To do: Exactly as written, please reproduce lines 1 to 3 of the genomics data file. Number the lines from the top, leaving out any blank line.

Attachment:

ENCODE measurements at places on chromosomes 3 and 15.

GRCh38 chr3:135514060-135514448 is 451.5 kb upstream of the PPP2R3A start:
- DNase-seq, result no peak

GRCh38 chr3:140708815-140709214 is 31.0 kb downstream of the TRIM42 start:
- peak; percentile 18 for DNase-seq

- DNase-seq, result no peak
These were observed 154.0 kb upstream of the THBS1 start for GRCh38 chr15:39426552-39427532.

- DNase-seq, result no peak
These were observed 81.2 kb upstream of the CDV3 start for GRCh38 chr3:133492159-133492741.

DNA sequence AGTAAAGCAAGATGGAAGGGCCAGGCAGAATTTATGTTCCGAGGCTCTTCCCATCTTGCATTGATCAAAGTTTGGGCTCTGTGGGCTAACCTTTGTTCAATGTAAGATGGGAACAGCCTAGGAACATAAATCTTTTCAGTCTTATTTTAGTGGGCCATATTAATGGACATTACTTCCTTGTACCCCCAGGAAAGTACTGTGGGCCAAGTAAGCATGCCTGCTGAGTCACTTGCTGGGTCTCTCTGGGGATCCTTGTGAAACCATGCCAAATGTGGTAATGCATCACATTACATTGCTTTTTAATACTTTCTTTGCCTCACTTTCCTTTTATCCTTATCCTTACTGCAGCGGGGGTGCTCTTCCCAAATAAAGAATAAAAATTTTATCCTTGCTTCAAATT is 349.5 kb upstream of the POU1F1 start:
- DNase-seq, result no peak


ENCODE measurements at places on chromosomes 3 and 15.

GRCh38 chr3:135514060-135514448 is 451.5 kb upstream of the PPP2R3A start:
- DNase-seq, result no peak